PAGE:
Saturday 22 September 2018

Michael Lowry has one charge dropped from income tax trial

Michael Lowry outside court Photo: Gareth Chaney
Michael Lowry outside court Photo: Gareth Chaney

Sonya McLean

Independent TD Michael Lowry has had a charge of delivering an incorrect income tax return for 2002 dropped.

Eight charges in relation to Mr Lowry's company Garuda Ltd, filing corporation tax for 2002 and 2006 remain before the jury at Dublin Circuit Criminal Court.

Judge Martin Nolan told the jury of three women and eight men that the first count on the indictment against Mr Lower has been withdrawn.

He agreed with Michael O'Higgins SC, defending Mr Lowry, that following legal submissions his team applied for “a direction of not guilty” and the State did not “oppose our application”.

Judge Nolan told the jury that he would be directing them later to find Mr Lowry “not guilty by direction” against the charge.

The withdrawn charge stated that on October 21, 2003 Mr Lowry knowingly or wilfully delivered to the Collector General an incorrect income tax return for the year 2002.

It further stated that the said income tax return was incorrect insofar as it failed to reflect or account for the sum of Stg£248,624.00 (€372,000) which had been obtained by Michael Lowry from Garuda Limited and as such ought to have been declared as income, profit or gained earned by him during the said tax year.

Earlier in the trial Henry Oliver, in the investigation unit of Revenue, told the jury that he looked into the €372,000 payment in August 2013 and assessed it as an emolument (a wage or salary) earned by Mr Lowry.

He said on that basis he determined that Mr Lowry owed income tax on the figure and Garuda PAYE and PRSI on the sum. He assessed the total owed to Revenue, including penalties and fine, as being €1.1 million.

Mr Lowry's defence team didn't accept that the €372,000 constituted an income but rather said the money was owed to the company as commission from Norpe.

The jury heard that both Michael Lowry and Garuda Ltd successfully challenged the Revenue assessment before the appeals commission in April 2015. The assessment was reduced to nil meaning that neither Mr Lowry nor Garuda owed anything to Revenue.

The jury heard Mr Lowry's testimony before the appeals commission in which he stated “I refute the suggestion that I 'constructed this situation” and that I made a profit from this transaction. It wasn't a salary to me or a payment to me.”

“It was me calling in my director's loan at a time when I needed it,” Mr Lowry told the appeals commission, referring to the fact that he said he had lent Garuda money in the past.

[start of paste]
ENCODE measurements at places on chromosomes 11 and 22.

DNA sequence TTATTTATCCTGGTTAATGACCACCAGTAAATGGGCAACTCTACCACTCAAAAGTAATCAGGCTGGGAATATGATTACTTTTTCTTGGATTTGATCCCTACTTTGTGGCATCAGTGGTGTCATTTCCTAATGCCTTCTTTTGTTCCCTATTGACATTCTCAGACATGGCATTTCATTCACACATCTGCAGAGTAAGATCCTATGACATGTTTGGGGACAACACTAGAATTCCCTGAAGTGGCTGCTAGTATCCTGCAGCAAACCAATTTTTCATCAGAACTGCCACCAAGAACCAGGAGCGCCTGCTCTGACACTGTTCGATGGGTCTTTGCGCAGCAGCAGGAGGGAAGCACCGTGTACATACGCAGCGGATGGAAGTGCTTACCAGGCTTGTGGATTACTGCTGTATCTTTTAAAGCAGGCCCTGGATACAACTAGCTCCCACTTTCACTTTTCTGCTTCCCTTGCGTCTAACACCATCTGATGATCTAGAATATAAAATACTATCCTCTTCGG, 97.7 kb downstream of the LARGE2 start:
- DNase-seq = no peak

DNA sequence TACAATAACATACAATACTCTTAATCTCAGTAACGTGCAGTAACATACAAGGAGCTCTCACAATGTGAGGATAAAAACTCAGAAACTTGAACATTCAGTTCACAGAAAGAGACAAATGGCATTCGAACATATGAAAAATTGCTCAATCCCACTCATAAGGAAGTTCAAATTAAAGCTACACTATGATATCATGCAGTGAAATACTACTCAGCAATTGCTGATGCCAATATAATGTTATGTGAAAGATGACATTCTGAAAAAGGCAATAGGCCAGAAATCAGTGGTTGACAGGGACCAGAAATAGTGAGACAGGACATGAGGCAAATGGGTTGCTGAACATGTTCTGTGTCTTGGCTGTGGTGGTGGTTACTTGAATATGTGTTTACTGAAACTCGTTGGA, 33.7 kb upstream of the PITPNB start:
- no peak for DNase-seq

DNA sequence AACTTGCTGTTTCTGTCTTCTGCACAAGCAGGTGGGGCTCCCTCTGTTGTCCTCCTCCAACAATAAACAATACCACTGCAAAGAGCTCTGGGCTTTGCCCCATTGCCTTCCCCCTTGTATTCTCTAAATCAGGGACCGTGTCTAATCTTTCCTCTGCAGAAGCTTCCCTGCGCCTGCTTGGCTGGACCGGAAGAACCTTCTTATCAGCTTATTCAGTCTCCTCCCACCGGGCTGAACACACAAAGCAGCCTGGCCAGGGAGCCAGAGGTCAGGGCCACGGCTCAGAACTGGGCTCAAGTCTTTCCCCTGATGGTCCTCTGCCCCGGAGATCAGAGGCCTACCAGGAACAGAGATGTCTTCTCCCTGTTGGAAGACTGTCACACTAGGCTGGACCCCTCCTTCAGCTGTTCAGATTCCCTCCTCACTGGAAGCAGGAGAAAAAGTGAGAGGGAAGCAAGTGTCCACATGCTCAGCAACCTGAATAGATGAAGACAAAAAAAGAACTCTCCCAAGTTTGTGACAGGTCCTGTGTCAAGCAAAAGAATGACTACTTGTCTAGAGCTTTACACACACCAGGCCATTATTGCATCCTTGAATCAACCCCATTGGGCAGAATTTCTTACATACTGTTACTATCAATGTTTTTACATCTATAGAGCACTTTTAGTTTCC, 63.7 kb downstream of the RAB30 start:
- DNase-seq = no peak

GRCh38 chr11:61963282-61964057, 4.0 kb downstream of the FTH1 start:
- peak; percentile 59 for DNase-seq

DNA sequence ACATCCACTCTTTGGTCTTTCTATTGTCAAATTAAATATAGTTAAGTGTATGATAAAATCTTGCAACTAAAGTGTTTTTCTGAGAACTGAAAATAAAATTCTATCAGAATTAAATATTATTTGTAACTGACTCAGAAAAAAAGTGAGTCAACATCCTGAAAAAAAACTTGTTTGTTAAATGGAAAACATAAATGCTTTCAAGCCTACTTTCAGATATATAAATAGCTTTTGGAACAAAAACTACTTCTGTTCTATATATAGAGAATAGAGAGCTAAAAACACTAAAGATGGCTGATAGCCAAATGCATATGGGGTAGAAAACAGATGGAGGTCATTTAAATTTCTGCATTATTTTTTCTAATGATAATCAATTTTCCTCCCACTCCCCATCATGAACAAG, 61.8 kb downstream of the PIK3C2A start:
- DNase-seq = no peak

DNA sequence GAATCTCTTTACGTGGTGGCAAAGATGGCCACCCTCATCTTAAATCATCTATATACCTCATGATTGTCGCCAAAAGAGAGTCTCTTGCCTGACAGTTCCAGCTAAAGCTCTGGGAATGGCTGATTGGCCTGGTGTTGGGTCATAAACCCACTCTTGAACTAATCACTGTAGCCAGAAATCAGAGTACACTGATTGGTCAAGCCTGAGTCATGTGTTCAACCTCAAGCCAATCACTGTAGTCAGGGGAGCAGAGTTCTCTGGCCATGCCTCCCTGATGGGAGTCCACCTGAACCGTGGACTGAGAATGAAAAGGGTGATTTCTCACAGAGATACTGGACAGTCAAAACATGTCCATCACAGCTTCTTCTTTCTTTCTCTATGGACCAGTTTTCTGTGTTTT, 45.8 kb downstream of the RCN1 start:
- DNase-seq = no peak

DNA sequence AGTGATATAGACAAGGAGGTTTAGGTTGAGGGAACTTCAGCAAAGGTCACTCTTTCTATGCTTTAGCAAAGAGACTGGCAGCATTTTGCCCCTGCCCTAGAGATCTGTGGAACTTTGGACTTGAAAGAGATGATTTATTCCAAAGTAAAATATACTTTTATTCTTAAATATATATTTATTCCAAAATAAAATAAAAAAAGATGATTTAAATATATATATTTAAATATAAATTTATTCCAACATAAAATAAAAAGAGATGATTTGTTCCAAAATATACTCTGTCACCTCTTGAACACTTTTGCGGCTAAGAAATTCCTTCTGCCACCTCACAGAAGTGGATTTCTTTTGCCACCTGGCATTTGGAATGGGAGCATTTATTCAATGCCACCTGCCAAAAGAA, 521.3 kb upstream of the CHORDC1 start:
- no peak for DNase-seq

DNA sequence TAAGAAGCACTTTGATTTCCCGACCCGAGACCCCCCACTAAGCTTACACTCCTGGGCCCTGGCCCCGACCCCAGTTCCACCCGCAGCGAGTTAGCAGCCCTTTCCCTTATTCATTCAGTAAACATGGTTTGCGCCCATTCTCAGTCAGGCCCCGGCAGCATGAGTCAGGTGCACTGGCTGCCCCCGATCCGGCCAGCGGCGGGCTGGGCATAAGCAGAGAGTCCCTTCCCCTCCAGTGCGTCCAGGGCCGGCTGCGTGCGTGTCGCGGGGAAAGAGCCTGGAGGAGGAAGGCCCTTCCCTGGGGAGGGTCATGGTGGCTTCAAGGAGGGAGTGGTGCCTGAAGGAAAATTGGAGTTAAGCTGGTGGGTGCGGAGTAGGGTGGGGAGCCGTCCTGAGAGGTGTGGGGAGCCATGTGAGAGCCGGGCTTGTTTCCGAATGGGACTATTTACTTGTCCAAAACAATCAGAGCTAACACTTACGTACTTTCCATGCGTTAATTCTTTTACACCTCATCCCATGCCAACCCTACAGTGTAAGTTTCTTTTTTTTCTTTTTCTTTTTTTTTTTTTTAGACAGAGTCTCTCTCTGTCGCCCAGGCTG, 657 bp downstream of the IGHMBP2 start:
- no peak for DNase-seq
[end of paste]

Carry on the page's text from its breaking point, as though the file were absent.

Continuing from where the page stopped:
“The nub of the issue is it should have been recorded in 2002 when it wasn't. I can be accused of all sorts of things but the bottom line is it was a genuine mistake,” he continued.

The jury heard that Revenue was at a loss of €5,541 by Garuda not paying corporation tax on the €372,000 until 2006.

A final figure of €29,000, including penalties and fines, was deemed due by Revenue and that this was paid by Mr Lowry's company, Garuda Ltd, in 2013.

It is the State's case that Mr Lowry's company, Garuda Ltd, received €372,000 in commission from Norpe OY, a refrigeration company based in Finland, in August 2002.

It is alleged that Mr Lowry arranged for this payment to be made to a third party, Kevin Phelan, residing in the Isle of Man, and therefore it didn't appear in the company accounts for that year.  It is further alleged that the accounts were then falsified in 2007 to reflect that the payment was received in 2006.

At the start of the trial Mr Lowry (64) of Glenreigh, Holycross, Co. Tipperary, pleaded not guilty at Dublin Circuit Criminal Court to four charges of filing incorrect tax returns on dates between August 2002 and August 2007 in relation to a sum of Stg £248,624 received by his company, Garuda Ltd and one charge in relation to failing to keep a proper set of accounts on dates between 28 August, 2002 and August 3, 2007.

He further pleaded not guilty on behalf of Garuda Ltd to three similar charges in relation to the company's tax affairs and one charge of failing to keep a proper set of accounts on the same dates.

Online Editors

Editor's Choice

Also in Irish News